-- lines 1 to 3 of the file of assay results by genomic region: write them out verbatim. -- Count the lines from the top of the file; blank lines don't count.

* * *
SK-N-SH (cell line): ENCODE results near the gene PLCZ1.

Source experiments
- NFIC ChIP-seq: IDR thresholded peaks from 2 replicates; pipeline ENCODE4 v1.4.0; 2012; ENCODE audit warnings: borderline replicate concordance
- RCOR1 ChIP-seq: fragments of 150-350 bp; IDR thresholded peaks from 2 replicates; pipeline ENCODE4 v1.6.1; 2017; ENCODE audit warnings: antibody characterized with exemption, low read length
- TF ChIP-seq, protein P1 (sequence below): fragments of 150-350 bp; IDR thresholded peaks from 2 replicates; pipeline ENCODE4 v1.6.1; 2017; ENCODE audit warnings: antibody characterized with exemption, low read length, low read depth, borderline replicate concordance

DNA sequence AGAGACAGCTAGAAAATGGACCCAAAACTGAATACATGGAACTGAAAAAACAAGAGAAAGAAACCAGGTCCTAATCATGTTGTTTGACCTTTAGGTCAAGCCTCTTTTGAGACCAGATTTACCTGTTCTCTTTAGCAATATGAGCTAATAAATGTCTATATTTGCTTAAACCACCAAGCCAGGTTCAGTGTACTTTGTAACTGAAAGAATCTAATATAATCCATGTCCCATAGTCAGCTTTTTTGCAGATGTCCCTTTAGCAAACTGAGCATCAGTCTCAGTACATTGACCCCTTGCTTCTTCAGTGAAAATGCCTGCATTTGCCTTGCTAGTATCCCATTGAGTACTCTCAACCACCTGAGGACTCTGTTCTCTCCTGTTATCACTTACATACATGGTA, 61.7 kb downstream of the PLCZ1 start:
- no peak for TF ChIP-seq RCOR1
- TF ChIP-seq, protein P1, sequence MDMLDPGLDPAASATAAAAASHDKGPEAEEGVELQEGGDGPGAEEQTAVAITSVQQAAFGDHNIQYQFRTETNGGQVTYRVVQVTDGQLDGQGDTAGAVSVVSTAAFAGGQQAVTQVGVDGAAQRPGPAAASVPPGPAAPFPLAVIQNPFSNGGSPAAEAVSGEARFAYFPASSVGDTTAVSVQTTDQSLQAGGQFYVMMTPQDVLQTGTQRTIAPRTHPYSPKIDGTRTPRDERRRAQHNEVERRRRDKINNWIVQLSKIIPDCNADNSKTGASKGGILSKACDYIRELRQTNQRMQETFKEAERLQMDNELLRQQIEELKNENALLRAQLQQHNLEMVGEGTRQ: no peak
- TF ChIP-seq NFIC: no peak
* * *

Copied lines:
SK-N-SH (cell line): ENCODE results near the gene PLCZ1.

Source experiments
- NFIC ChIP-seq: IDR thresholded peaks from 2 replicates; pipeline ENCODE4 v1.4.0; 2012; ENCODE audit warnings: borderline replicate concordance